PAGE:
In this paper, we tackle the dilemma of pruning versus proliferation in a vertically differentiated oligopoly under the assumption that some firms collude and control both the range of variants for sale and their corresponding prices, likewise a multiproduct  firm. We analyse whether pruning emerges and, if so, a fighting brand is marketed. We find that it is always more profitable for colluding firms to adopt a pricing strategy such that some variants are withdrawn from the market. Under pruning, these firms commercialize a fighting brand only when facing competitors in a low-end market. The same findings do not hold when firms are horizontally differentiated along a circle.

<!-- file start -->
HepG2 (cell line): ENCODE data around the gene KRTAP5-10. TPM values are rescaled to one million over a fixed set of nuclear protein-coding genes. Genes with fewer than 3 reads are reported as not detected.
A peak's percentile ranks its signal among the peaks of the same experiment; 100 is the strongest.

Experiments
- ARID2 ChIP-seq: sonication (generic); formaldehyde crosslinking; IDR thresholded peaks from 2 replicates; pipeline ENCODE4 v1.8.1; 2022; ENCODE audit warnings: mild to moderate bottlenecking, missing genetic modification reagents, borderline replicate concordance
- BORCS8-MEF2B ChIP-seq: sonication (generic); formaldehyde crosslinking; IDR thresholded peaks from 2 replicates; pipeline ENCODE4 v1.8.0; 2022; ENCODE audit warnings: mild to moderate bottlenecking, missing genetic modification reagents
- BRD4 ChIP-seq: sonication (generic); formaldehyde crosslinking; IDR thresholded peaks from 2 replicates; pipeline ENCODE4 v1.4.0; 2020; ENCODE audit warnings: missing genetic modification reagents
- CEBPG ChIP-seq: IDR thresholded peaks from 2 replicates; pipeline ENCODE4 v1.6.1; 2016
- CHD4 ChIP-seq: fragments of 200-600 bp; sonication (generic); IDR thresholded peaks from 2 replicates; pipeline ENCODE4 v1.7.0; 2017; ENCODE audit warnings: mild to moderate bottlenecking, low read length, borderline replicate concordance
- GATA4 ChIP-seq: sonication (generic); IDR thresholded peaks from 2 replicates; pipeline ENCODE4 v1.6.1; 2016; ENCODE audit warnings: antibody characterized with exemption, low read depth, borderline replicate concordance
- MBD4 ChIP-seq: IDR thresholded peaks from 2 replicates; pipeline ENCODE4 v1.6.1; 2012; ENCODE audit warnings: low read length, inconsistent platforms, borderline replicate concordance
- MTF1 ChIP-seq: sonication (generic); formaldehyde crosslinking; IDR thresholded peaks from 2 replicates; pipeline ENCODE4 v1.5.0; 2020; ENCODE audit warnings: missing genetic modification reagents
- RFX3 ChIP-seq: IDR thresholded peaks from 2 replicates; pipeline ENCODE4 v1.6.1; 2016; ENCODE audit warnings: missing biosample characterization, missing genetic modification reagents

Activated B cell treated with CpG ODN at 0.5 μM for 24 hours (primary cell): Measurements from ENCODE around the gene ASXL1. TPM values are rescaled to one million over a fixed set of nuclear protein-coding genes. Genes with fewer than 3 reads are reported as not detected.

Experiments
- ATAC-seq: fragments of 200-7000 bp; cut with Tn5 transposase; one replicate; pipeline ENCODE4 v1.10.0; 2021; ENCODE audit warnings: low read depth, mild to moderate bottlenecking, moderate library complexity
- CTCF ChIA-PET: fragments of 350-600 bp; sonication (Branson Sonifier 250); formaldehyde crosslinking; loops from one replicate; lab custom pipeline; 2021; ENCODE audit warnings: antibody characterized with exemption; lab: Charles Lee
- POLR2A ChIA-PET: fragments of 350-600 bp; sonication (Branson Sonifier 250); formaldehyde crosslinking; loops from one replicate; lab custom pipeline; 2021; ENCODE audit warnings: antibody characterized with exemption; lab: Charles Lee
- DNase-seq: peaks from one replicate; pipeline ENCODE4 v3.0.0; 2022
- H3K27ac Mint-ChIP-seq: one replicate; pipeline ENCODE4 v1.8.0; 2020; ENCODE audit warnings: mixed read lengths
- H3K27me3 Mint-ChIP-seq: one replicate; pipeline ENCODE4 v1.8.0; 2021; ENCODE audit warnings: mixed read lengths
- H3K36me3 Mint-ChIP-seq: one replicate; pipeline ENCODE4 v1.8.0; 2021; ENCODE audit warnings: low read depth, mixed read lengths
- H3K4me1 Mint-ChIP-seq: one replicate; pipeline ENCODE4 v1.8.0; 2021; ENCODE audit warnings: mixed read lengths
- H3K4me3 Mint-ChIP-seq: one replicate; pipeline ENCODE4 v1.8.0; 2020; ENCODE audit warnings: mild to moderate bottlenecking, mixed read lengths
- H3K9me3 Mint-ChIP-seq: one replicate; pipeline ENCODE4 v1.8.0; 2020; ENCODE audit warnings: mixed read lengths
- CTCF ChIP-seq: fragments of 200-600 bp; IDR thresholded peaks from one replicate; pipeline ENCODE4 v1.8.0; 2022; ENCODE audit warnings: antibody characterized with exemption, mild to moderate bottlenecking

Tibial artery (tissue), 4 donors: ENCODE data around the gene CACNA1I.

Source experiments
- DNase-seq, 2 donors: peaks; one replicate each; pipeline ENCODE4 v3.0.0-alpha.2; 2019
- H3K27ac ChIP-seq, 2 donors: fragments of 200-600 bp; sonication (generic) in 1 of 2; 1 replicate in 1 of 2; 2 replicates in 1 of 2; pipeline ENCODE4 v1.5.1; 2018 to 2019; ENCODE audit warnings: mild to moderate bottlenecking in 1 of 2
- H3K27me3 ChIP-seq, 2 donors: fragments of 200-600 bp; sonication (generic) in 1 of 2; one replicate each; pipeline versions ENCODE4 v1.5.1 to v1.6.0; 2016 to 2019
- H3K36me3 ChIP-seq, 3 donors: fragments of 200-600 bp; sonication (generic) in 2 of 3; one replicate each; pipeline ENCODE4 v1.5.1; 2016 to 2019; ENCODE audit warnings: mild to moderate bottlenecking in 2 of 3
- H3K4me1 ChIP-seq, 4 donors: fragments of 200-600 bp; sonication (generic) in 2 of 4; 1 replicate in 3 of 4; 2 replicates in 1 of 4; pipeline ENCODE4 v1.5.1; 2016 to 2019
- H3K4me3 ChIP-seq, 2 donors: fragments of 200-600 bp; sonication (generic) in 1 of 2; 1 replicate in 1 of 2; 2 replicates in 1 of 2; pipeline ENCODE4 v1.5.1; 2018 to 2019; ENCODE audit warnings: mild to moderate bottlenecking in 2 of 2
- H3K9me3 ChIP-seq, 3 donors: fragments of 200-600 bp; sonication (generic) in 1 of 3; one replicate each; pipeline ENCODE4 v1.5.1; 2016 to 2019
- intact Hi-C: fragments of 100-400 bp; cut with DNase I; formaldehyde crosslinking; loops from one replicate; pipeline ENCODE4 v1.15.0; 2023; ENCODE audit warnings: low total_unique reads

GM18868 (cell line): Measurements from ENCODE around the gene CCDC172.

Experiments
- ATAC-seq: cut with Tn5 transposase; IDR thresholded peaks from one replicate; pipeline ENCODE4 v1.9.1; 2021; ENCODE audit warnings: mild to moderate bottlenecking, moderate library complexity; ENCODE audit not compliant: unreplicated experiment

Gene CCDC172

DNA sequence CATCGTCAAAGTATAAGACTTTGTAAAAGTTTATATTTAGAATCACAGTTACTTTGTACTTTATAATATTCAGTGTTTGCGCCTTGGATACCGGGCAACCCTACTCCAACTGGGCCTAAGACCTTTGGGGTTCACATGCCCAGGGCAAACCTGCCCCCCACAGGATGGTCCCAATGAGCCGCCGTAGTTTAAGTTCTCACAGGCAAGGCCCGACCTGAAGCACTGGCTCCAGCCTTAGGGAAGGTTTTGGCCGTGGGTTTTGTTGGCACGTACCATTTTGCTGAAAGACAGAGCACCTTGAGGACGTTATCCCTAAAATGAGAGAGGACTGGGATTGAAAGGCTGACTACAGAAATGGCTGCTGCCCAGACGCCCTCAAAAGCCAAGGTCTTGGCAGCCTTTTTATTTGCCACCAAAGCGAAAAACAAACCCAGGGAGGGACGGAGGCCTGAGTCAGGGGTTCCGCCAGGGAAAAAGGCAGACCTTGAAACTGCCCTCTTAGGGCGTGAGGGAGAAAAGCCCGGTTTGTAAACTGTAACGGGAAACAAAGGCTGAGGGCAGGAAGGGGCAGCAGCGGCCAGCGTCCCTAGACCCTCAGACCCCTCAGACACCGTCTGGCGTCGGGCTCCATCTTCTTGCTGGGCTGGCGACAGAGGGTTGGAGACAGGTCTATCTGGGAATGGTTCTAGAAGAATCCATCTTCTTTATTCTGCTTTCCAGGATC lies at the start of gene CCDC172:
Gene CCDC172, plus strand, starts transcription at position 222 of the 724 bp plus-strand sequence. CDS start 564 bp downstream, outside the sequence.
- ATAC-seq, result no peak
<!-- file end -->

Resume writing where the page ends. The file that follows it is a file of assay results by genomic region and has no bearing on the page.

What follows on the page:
Suggested citation: Gabszewicz, J. J., M. A. Marini, O. Tarola, (2016), ‘Vertical Differentiation and Collusion: Cannibalization or Proliferation?’,  Nota di Lavoro  15.2016, Milan, Italy: Fondazione Eni Enrico Mattei